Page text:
However, the thing I am intrigued with is not atheism vs. theism.  This was just the platform from which I noticed the next concept.  Namely, that without Jesus, we are only ever able to get halfway down the football field.  Never all the way to the end zone.  In Judaism for example one can be very familiar with the Septuagint, but simultaneously unable to see that the entire Old Testament points to Jesus Christ (see especially Scriptures like Isaiah 53).  Another example would be that someone can argue that all truth is relative and morality has nothing to do with God, but systematically miss the notion that morality necessitates an objective good and evil - hence negating any chance for relativism (ie: rape is bad all the time, no matter what a culture or people group decide about it).  Or an evolutionary biologist can argue that love and beauty exist in this world, but that they both come from animalistic instincts preserved through natural selection down through our ancestral lines, but in the same breath miss the fact that love and beauty (in the higher sense) have nothing to do with preservation of the species.  The list goes on and on.

     Like I said before, this line of thinking can probably sound a bit presumptuous and egocentric.  But after all, when we discuss theological ideas during debates with questions like 'Does God Exist', aren't we moving past strict naturalism and entering the realm of the supernatural?  And if so, then worldviews which seek to exclude the historical understanding of Jesus Christ from the outset must necessarily begin with a large disadvantage.  It is one thing to argue for or against God based solely on natural data, but another thing to enter into a debate on God and ignore any or all of the claims of the Bible (and specifically Jesus).   We would find ourselves in effect arguing against something we don't believe in, at which point (I think) we must concede that because we don't allow for Christ, we don't understand Him.  And when we don't understand Him, we will always fall short in our attempt to explain Him away, because every argument against him is a straw man.**  We will only ever get halfway down the football field.  Our glass will always be half empty.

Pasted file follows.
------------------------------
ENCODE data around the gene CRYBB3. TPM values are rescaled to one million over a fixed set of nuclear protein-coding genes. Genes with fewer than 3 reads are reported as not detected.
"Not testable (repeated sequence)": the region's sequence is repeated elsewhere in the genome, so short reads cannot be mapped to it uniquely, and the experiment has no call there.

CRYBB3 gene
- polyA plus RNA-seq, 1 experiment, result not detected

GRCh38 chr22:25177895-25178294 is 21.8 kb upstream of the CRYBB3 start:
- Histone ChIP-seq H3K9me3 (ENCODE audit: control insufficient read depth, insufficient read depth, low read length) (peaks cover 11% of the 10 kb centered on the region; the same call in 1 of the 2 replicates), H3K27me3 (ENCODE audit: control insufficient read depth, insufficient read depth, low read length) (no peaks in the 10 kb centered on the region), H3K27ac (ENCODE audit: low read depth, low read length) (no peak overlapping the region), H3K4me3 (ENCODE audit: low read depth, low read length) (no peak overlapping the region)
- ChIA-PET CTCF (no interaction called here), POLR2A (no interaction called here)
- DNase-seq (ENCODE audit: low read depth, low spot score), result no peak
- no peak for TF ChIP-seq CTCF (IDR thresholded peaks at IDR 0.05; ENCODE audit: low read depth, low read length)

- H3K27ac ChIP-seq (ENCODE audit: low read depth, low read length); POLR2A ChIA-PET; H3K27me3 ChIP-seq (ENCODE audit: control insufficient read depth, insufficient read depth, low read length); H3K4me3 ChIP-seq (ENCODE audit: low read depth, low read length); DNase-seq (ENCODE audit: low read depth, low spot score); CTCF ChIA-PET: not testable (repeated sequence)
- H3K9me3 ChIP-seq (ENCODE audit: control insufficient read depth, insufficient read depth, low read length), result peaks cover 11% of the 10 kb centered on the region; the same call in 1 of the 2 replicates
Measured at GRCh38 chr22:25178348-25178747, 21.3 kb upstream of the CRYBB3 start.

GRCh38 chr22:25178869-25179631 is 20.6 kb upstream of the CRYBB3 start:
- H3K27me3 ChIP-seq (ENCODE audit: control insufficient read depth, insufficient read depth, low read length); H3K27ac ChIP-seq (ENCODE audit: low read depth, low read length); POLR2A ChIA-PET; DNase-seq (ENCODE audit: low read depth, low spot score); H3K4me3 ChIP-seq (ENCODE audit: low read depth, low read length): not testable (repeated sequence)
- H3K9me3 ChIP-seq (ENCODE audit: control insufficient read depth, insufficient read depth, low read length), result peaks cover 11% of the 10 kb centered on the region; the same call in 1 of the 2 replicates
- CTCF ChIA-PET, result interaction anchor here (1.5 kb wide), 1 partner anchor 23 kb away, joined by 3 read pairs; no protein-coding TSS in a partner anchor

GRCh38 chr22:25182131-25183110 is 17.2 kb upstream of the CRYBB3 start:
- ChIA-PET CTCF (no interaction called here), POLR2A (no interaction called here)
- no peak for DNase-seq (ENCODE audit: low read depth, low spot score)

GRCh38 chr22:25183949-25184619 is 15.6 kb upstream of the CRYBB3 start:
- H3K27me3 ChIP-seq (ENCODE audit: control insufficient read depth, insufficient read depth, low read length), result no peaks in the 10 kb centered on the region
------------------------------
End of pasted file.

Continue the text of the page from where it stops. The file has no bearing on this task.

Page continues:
And so it is that we have this great dilemma.  Those of us that don't know God yet, cannot understand Jesus.  Once we know Christ and love God, the tables turn.  But (and this is the issue) until we know God, we don't want Him.   And this is where His grace and mercy emerge.  Because if we were all left to our own devices and our own attempts to seek Him, we would miss the mark.  We need God because the human spirit needs the glass to be half full, not half empty.  And until this meeting between us and Him occurs, we must go through life being incomplete.  I just wish that the human heart wasn't so stubborn and rebellious sometimes.  The skeptic is an interesting invention, but the problem is that he is proud of the skepticism itself.  By God's grace alone can we move past our Pride and finally into the end zone.


** The concept of the straw man is used in the realm of debating to signify that one side fallaciously manipulates the argument of his/her opponent on purpose, and then proceeds to tear down that phony construct.  My point here is that if Jesus is nothing more than an academic deity to someone, they will never be able to adequately address any argument against Him because they are on the outside looking in.  It will always be a "straw man" understanding of God.



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Comments

  1. Great thoughts...I'm going to have to think about this and reread your arguments. Can anyone really truely ever understand the depths at which both God and Jesus operate? I do believe it is possible to know one without the other or making the choice to know one with out the other.

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  2. Anonymous, thank you for reading and commenting. It is always stimulating to watch these debates. During the question and answer period I also noticed that Dr. Law was honest enough to admit to having no idea as to the origin of the Universe, or the foundation of morality with regard to the human species apart from a God. He acknowledged that there was something indeed unique about humans, as different from other animals (something more than just having a more complex nervous system). I respect anyone's thoughts: but I believe an honest agnostic who says "I don't know", more than I believe someone who says that they are certain God doesn't exist. But both deserve an equal hearing I think, which is what these debates provide.